Doctors often tell us, "cut back on your salt." And just like too much dietary salt is bad for blood pressure, too much salt in our nation's streams, lakes, and reservoirs threatens ecosystem health and the security of our nation's drinking water and food supplies.
"Salt levels are rising fast in freshwaters across the United States," said Stanley Grant, professor of civil and environmental engineering in the Virginia Tech College of Engineering and the principal investigator of a recent multimillion dollar grant from the National Science Foundation aimed at addressing the issue.
"It's a slow-moving train wreck. If we don't figure out how to reverse this trend soon, it could become one of our nation's top environmental challenges going forward."
Typical culprits include excessive de-icer use on roads and parking lots during the winter, as well as the discharge of industrial and municipal wastewaters. But putting our nation on a salt diet will not be easy.
"Reversing freshwater salinization will require changing the way we design and operate our engineered infrastructure, but also changing the everyday choices we all make, from which home products we use, such as detergents, to how much salt to sprinkle on our icy driveway," said Sujay Kaushal, a co-principal investigator on the NSF grant at the University of Maryland and an international expert on freshwater salinization.
"It's going to require finding new ways to collaborate across disciplinary boundaries - and across the traditional academic/practitioner divide."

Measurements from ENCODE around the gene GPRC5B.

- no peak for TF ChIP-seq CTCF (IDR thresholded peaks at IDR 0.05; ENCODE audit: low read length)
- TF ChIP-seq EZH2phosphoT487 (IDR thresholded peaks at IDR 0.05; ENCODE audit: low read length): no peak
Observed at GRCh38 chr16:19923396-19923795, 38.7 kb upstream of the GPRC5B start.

The grant, which provides up to $3.6 million to the researchers over five years, was awarded through the National Science Foundation's Growing Convergence Research (GCR) program, which aims to catalyze solutions to societal grand challenges by the merging of ideas, approaches, and technologies from widely diverse fields of knowledge to stimulate innovation and discovery.
"Growing Convergence Research is one of NSF's Big Ten Ideas," said Megan Rippy, an assistant professor of civil and environmental engineering at Virginia Tech and a co-principal investigator on the project. "Our grant is in the second cohort of research projects funded under NSF's GCR program, which makes this project all the more exciting."
Freshwater salinization is just one of many upcoming environmental threats that won't be easily solved with traditional (top-down regulatory) approaches.
"Emerging environmental challenges, like freshwater salinization, are tough to address because there isn't much appetite in this country right now for big regulatory fixes, and there is no single 'bad guy' to go after. We all contribute to the problem in some small way," said Thomas Birkland, another co-principal investigator on the project and a professor of public policy at NC State. "It's a classic 'tragedy of the commons' problem. Through our collective actions we unwittingly deplete the very resource that we all rely on for survival."